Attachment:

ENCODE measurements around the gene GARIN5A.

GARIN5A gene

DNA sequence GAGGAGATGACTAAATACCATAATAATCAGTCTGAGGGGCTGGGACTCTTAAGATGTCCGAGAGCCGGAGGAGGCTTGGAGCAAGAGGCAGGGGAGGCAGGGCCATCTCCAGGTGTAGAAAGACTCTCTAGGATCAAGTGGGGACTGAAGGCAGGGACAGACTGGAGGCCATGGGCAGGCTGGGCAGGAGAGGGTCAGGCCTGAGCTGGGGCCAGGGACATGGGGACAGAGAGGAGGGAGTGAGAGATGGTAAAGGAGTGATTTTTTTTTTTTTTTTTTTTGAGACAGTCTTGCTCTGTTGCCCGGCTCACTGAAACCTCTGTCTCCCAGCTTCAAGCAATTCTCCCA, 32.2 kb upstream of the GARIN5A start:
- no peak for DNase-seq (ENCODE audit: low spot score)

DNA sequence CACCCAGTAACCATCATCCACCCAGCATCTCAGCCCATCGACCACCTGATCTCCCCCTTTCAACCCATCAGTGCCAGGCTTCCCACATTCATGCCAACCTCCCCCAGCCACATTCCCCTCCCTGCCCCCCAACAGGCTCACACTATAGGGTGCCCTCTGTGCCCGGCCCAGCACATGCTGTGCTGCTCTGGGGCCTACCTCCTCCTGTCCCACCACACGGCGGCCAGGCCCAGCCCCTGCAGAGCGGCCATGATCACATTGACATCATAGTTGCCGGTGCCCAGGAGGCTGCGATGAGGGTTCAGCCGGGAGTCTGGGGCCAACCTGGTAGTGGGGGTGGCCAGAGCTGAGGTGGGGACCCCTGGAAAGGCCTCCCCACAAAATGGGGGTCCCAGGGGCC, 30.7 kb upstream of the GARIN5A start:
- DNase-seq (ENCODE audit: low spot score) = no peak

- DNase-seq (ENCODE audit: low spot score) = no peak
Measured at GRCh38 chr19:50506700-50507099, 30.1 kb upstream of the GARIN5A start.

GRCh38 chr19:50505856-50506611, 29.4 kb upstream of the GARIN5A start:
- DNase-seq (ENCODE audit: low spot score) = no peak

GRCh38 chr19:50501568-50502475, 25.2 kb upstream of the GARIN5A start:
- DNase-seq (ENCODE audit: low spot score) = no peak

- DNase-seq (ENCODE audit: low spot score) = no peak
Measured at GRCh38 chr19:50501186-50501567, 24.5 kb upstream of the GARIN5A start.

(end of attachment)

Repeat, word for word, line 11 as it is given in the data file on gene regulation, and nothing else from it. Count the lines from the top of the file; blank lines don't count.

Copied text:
GRCh38 chr19:50501568-50502475, 25.2 kb upstream of the GARIN5A start: